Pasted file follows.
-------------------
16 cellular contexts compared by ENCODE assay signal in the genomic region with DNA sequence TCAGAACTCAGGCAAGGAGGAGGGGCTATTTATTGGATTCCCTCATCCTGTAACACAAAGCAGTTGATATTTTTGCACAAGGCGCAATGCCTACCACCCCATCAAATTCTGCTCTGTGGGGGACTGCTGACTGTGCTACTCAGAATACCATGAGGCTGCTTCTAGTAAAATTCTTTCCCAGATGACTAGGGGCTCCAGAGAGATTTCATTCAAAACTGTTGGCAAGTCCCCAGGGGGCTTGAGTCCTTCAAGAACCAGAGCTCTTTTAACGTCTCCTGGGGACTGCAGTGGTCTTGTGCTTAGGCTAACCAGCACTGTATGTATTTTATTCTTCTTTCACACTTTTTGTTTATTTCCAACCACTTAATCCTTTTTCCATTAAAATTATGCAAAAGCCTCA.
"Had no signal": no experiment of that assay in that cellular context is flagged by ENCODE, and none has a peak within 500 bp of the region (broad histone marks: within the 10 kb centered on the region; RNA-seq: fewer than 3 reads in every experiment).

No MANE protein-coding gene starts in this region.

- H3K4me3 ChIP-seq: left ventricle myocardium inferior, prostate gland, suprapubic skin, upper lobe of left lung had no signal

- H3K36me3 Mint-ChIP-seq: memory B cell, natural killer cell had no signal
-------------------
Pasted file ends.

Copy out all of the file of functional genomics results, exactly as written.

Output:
16 cellular contexts compared by ENCODE assay signal in the genomic region with DNA sequence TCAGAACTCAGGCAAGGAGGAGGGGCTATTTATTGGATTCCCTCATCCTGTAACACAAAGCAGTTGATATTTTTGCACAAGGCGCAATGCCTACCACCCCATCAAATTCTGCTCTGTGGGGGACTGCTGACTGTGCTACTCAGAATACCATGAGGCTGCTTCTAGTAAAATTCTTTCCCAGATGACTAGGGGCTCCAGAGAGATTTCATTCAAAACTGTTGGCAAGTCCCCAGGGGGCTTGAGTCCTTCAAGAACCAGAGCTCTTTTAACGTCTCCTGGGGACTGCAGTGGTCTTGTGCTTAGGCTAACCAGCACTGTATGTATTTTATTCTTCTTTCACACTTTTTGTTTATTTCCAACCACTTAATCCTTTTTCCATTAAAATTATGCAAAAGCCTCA.
"Had no signal": no experiment of that assay in that cellular context is flagged by ENCODE, and none has a peak within 500 bp of the region (broad histone marks: within the 10 kb centered on the region; RNA-seq: fewer than 3 reads in every experiment).

No MANE protein-coding gene starts in this region.

- H3K4me3 ChIP-seq: left ventricle myocardium inferior, prostate gland, suprapubic skin, upper lobe of left lung had no signal

- H3K36me3 Mint-ChIP-seq: memory B cell, natural killer cell had no signal